Eventually, after years of working so hard and not getting noticed, it hit me. “It’s my job to show the world who I am and what my music is about.” It’s not the world’s responsibility to stop and listen to me. The world has millions of writers and artists on Spotify and YouTube, playing songwriter’s nights, doing showcases — millions of artists and writers screaming, “Notice me!”.
So, how did I finally make things happen in my career and start writing songs that eventually millions of people would sing along to? If I got an opportunity to play my songs for a publisher and he didn’t care for my writing, my first thought became, “How can I write better songs?” If I got an opportunity to play my songs live for an audience and they weren’t paying attention, my first thought was, “How can I write new songs that will move this audience the next time I play?”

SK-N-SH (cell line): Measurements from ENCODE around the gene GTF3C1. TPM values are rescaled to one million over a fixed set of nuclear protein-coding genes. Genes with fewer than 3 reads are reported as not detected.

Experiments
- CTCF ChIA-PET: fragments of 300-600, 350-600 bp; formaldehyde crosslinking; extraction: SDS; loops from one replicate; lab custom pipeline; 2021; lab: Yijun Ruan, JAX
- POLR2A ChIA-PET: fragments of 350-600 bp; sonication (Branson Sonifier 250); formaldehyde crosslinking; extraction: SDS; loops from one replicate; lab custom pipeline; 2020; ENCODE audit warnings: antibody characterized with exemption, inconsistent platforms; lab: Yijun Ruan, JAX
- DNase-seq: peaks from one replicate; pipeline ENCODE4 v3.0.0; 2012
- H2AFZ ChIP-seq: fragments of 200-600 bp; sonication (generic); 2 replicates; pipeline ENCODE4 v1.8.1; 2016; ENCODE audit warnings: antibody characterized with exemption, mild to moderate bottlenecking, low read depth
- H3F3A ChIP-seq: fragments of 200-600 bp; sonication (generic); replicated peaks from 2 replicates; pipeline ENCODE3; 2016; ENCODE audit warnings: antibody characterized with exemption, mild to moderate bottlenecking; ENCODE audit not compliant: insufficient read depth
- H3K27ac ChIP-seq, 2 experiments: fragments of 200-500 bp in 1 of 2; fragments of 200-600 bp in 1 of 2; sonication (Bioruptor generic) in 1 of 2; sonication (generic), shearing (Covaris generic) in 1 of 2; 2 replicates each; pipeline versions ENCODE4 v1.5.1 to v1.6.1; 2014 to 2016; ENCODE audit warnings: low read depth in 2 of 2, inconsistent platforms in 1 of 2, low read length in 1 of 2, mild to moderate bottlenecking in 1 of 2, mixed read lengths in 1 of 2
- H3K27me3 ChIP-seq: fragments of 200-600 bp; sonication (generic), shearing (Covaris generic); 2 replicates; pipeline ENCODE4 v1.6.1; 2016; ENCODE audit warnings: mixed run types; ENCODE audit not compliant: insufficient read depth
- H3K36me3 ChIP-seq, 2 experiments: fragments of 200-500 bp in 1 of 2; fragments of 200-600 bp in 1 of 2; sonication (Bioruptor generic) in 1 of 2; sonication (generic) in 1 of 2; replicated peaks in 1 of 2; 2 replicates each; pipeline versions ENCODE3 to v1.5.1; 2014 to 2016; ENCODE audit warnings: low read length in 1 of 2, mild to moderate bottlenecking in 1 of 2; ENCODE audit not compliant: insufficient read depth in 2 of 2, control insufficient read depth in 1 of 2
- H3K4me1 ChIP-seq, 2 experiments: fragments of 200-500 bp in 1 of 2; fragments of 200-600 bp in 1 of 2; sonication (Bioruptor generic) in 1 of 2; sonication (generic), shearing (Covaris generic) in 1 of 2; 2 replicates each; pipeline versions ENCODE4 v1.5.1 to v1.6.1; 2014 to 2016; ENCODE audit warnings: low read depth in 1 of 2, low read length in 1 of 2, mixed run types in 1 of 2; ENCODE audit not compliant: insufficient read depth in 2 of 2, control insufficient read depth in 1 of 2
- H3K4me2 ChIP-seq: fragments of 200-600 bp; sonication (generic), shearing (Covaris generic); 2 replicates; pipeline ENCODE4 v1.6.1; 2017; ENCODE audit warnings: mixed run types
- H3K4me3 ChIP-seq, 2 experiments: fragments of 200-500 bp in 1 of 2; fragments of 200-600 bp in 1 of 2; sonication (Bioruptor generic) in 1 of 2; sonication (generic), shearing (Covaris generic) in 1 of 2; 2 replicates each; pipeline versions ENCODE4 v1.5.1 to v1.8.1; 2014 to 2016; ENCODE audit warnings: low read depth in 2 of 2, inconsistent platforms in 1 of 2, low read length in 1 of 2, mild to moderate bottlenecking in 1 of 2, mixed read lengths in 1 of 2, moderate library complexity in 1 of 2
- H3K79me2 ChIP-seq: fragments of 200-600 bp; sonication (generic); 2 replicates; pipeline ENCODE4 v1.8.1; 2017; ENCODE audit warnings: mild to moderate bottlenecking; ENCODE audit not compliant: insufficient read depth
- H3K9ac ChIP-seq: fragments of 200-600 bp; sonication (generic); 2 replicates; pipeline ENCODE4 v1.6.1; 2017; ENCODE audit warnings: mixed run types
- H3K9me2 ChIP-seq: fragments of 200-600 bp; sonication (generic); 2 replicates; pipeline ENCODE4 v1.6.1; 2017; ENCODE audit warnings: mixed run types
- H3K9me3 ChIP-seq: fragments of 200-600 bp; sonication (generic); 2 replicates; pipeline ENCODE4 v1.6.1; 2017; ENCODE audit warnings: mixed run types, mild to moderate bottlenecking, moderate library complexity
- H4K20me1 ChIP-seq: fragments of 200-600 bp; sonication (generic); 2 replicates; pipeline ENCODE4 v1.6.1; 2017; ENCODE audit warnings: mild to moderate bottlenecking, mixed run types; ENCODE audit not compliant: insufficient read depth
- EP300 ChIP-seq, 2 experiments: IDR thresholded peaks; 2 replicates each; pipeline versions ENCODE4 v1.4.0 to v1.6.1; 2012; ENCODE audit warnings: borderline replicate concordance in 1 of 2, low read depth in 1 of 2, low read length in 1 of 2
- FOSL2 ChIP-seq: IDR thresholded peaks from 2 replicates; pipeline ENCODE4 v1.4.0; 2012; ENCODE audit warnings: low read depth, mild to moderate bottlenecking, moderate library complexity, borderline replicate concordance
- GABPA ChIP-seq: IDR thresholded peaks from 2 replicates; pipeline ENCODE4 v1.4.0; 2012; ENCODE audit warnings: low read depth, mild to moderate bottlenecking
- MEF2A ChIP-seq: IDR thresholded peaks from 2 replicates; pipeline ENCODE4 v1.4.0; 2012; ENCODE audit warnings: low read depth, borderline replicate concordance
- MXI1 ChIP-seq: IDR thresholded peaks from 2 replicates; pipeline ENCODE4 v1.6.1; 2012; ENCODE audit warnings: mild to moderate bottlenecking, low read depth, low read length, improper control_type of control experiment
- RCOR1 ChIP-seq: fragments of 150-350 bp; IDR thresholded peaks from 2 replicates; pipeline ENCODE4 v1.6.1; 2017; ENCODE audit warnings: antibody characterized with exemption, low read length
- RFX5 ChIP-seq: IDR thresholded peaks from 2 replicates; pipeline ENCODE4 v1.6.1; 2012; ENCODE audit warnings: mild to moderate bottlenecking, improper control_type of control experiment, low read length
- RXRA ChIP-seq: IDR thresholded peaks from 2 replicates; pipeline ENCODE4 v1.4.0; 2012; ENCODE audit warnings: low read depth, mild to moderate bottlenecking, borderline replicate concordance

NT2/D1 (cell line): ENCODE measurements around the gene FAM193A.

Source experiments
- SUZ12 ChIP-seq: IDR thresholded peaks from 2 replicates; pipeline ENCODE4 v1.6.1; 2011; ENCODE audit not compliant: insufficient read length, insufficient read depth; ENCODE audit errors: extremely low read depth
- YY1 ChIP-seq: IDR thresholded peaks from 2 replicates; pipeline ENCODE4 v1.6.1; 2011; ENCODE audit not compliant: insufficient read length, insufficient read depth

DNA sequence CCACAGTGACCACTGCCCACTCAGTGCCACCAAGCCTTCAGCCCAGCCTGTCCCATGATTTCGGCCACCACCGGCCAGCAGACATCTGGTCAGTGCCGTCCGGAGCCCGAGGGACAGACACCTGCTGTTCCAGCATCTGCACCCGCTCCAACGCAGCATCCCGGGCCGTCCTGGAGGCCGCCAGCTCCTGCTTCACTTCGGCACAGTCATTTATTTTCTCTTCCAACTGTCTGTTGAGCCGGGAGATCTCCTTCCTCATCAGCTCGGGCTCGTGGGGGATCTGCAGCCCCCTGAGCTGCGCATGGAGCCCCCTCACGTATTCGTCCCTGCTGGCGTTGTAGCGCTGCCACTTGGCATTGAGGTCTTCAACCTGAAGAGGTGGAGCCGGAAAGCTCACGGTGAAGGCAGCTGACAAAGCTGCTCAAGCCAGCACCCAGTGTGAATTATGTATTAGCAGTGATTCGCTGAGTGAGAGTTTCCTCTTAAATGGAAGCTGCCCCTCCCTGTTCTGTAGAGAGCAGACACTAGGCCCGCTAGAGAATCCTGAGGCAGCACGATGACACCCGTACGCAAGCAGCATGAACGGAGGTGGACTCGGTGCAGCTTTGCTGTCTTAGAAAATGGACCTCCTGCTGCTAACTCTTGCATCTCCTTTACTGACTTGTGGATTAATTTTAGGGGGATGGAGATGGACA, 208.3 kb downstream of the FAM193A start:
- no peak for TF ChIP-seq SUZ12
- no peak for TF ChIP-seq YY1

I went from telling myself that “no one gets my sound” to “how do I write a song that moves people?”. More like researching about the market of consumers (listeners) and producing what this market needs. Every week I am listening to the new hits of the week on either radio or Spotify’s playlists and I try to analyse what elements and what characteristics on this one particular song had made it such a hit? I gave myself the power. I stopped handing it over to some external world expecting the world to change and suddenly start liking what I was doing. It’s not the world’s job! I take this approach even today, because music changes. What affects people changes. I want my music to reach into the listener’s heart and move them to cry, smile, laugh, or just have a good time! It didn’t happen overnight. It was more like over years! I was a full-time writer, writing almost daily for five years before I got my first major artist cut. My first experience at writing a song that moved a lot of people! I’ve managed to get several cuts on this song, and it’s been a featured movie song as well. And even though it’s been 11 years since I wrote it, it’s been recorded by two major artists and I think it still stands up today.